The guidelines have been developed by a multidisciplinary group of professionals working in the community, hospitals, and specialist palliative care services throughout Saudi Arabia. The guidelines have been developed in accordance with AGREE Criteria and as per request and support from the National Cancer Center at the Saudi Health Council. This guideline was developed for primary and specialty healthcare professionals caring for adult patients with life-limiting, life-threatening or chronic, progressive illnesses. Also, for patients seeking curative or life-prolonging treatments; or patients who are best served by active end-of-life management.


Phase 0: In preparation for Saudi Palliative Care Guidelines development; National Cancer Center (NCC) at the Saudi health Council (SHC) did several meetings to assess the current situation and put the best suitable plan for the guideline’s development [4]. Meetings to develop and finalize the plan was conducted from May until August.

Phase 1: In August 2017 a central team from the National Cancer Center at the Saudi Health Council, Riyadh was developed to formulate a committee of Palliative care experts which consisted of 14 members from across the country, with two administrative staff for support and logistics.

The selection of members was based on the following criteria:

I. Senior Palliative Care consultant.

II. Have academic or research interest.

III. From different health care provider.

IV. Geographical distribution.

V. Multidisciplinary team represented

The selected members were informed about the systemized process for the guideline’s development, and tasks for each team members was assigned in accordance with EBM framework [5].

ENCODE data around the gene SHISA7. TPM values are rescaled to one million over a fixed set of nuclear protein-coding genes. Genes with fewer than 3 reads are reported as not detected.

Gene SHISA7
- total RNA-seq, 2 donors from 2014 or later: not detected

Phase 2: A process to develop and review 22 palliative care clinical guidelines by all committee members utilizing a systemized process was completed by November 2017. Each guideline was reviewed by each member, with agreement that all guidelines would follow the following sequence: Introduction; General Guidelines; Assessment; Management/ Procedures; References; and Appendix

Phase 3: by December 2017, a final draft of guidelines was developed and is awaiting approval from the respective scientific committees.

Phase 4: After Approval, a 3-year implementation plan will begin. The implementation plan will include a briefing of all Palliative Care Department Directors by the respective national guidelines teams. Also, Specialty specific workshops to be conducted. Develop centralized resources by having a Web page under the National Cancer Center at the Saudi Health Council with these guidelines [6].


Guidelines were completed and awaiting approval within the set time frame. No pre-existing national guideline in palliative care was available before. Flexibility within a defined framework was given. The committee members dedicated their own time to work on guidelines. About 4-5 meetings were conducted with 3-10 major revisions to come up with the final results. Different approaches for different specialty practices was used. Copyright and permissions were needed and obtained as appropriate. Time frame for the project was 4 months to 6 months.

Conclusion and Overall Reflection

It was a challenging but vital project. The process of developing guidelines is as important as the outcome. There was an organizational learning. Repository of good practices from various PC specialties practice and better understanding of their needs.



© 2019 Sami Ayed. This is an open access article distributed under the terms of the Creative Commons Attribution License , which permits unrestricted use, distribution, and build upon your work non-commercially.